In India, wildlife has always been treated with respect by the four major religions of the subcontinent – the Hindus, the Jains, the Buddhists and the Sikhs. Hinduism gives divine status to animals like the boar and tortoise incarnation of Lord Vishnu, the tiger and lion mounts of the Mother Goddesses, the snakes coiled round the neck of Lord Shiva, the peacock mount of Goddess Lakshmi, the elephant-headed Lord Ganesh, Hanuman of the monkey army, the swan of Goddess Saraswati, among others, and by religious decree many of these animals were protected. Jainism and Buddhism preach non-violence extending to animals. Jain devotees offer food to ants, birds and mammals, and the Jain priests even protect insects by covering their mouths and not wearing footwear. Sects like the Bishnois will not harm antelope or gazelle even when they damage drops. In the 19th century, western naturalists noted that in India there hardly any hunting for amusement, only for food or products, and no animal species was perceived as harmful – even snakes and tigers were protected.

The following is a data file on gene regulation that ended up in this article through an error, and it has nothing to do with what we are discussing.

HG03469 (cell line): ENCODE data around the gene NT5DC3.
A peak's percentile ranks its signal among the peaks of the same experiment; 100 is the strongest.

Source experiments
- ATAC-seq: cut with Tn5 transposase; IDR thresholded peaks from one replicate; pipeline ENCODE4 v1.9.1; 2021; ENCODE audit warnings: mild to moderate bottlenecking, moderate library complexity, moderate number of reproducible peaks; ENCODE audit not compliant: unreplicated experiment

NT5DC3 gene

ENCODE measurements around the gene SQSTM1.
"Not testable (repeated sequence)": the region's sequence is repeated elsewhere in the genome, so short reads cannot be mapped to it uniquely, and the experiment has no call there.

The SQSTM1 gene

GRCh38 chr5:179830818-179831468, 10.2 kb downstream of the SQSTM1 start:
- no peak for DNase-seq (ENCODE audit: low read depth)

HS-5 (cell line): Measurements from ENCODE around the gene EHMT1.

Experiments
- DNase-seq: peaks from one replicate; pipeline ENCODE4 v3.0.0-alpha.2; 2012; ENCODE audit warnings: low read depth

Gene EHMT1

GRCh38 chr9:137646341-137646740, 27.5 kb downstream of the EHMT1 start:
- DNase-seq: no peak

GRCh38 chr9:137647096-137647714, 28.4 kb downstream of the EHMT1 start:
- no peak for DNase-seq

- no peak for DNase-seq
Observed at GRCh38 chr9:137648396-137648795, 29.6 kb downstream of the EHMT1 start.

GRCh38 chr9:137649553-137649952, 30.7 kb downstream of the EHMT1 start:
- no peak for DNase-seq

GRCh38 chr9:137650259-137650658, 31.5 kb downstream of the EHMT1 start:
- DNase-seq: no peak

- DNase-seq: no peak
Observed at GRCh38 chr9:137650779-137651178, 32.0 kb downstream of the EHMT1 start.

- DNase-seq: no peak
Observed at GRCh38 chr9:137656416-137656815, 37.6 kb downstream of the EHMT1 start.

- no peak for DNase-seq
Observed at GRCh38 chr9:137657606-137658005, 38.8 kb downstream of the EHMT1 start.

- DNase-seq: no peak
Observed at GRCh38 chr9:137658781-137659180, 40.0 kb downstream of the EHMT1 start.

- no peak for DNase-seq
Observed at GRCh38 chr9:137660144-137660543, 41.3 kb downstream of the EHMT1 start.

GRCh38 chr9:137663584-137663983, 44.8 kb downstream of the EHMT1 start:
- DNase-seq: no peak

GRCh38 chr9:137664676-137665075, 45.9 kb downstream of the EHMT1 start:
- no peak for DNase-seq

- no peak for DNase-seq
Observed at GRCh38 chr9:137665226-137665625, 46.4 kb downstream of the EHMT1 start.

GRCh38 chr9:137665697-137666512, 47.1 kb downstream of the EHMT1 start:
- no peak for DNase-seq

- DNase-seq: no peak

By many tribal groups of western and central India, the tiger was perceived as an immensely powerful living bring that can become fearful and dangerous when provokes, but is not as an unpredictable monster. Some of the tribes worship the tiger and other animals as gods.
At Bandhavgarh, you can see remarkable 1000-year old stone sculpture of Vishnu’s avatars like Narsimha (half-lion), Varah (boar) and tortoise, a shrine to his fish incarnation, and relatively more recent carvings of other deities like Ganesh.